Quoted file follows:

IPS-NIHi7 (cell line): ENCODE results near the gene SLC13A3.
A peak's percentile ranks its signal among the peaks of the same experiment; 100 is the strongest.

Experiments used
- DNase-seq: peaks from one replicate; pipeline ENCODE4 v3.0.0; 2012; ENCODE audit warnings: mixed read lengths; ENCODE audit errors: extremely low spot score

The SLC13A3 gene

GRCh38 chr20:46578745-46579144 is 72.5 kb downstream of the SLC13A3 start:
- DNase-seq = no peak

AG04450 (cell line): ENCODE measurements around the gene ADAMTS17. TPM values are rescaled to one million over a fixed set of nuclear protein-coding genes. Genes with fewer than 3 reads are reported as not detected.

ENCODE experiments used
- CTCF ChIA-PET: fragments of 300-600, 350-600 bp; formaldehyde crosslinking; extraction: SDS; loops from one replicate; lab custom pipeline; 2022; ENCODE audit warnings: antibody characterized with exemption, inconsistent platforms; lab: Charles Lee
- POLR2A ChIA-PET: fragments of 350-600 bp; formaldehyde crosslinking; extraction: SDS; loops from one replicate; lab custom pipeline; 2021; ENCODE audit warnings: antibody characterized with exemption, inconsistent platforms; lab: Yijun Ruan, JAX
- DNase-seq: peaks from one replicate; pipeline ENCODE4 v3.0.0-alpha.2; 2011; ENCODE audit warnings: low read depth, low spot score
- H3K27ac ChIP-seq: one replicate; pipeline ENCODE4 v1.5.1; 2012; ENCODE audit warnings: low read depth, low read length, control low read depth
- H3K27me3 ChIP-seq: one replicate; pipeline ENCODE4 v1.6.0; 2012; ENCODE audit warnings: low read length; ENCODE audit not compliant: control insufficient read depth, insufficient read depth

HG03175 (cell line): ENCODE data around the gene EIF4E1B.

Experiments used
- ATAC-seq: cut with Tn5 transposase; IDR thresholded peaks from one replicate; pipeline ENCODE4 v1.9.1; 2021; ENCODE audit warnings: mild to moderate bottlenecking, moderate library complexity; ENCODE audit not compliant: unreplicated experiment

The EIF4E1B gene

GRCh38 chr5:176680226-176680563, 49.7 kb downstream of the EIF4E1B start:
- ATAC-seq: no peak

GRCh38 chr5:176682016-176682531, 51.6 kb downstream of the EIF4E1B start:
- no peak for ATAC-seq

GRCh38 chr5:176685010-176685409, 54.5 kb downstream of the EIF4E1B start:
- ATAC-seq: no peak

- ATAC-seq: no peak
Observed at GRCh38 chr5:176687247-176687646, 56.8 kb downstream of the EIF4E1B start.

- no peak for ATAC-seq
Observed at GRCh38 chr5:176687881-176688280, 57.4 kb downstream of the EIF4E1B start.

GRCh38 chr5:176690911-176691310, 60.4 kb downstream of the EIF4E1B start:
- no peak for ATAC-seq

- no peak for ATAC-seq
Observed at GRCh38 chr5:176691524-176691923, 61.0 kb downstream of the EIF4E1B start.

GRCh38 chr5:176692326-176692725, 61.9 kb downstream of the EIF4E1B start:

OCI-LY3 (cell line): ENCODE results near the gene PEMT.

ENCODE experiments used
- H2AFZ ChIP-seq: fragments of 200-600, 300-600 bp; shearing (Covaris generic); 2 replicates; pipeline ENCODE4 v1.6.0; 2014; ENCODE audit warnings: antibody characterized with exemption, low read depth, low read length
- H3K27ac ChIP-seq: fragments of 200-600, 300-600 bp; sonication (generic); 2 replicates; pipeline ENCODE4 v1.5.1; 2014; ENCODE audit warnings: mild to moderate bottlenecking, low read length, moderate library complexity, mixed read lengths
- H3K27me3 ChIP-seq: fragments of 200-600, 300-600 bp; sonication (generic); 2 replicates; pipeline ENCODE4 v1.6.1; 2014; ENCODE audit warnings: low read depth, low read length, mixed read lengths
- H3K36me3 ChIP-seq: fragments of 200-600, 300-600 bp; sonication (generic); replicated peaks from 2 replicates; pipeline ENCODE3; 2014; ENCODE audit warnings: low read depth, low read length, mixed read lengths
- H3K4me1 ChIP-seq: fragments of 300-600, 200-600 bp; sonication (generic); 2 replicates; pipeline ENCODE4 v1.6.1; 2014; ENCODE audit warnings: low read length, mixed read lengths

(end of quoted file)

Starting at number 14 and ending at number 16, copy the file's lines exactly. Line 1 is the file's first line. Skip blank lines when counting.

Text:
- H3K27me3 ChIP-seq: one replicate; pipeline ENCODE4 v1.6.0; 2012; ENCODE audit warnings: low read length; ENCODE audit not compliant: control insufficient read depth, insufficient read depth

HG03175 (cell line): ENCODE data around the gene EIF4E1B.

Experiments used